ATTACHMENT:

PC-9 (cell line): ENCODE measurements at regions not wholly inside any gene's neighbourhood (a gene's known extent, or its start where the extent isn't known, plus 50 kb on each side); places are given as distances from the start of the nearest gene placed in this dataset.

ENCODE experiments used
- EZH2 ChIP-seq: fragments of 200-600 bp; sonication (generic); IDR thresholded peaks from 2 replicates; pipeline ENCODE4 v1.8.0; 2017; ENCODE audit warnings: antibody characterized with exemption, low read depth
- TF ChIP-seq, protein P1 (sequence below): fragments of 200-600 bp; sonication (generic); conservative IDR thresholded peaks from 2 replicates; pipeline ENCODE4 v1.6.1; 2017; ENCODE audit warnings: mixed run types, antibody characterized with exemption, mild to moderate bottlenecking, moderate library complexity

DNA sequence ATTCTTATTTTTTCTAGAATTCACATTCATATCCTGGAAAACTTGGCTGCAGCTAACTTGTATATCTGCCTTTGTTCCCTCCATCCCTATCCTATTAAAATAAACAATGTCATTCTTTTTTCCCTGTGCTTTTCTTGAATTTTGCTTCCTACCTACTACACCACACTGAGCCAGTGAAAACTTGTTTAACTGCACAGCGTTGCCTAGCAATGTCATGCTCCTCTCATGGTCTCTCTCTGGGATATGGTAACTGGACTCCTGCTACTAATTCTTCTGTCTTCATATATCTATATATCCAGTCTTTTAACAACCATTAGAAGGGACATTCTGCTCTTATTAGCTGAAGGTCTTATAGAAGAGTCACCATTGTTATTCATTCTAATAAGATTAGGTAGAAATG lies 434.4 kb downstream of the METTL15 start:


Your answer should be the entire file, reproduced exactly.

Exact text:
PC-9 (cell line): ENCODE measurements at regions not wholly inside any gene's neighbourhood (a gene's known extent, or its start where the extent isn't known, plus 50 kb on each side); places are given as distances from the start of the nearest gene placed in this dataset.

ENCODE experiments used
- EZH2 ChIP-seq: fragments of 200-600 bp; sonication (generic); IDR thresholded peaks from 2 replicates; pipeline ENCODE4 v1.8.0; 2017; ENCODE audit warnings: antibody characterized with exemption, low read depth
- TF ChIP-seq, protein P1 (sequence below): fragments of 200-600 bp; sonication (generic); conservative IDR thresholded peaks from 2 replicates; pipeline ENCODE4 v1.6.1; 2017; ENCODE audit warnings: mixed run types, antibody characterized with exemption, mild to moderate bottlenecking, moderate library complexity

DNA sequence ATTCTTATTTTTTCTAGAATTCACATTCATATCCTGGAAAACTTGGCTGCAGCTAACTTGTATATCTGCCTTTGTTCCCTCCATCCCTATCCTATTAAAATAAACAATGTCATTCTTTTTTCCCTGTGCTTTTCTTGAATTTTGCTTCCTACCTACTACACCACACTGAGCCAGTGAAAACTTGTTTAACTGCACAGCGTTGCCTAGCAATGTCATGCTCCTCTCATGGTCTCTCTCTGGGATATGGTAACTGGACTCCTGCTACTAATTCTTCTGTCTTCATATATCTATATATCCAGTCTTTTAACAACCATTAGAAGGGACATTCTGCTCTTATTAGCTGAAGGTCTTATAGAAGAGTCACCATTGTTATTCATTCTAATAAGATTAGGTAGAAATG lies 434.4 kb downstream of the METTL15 start: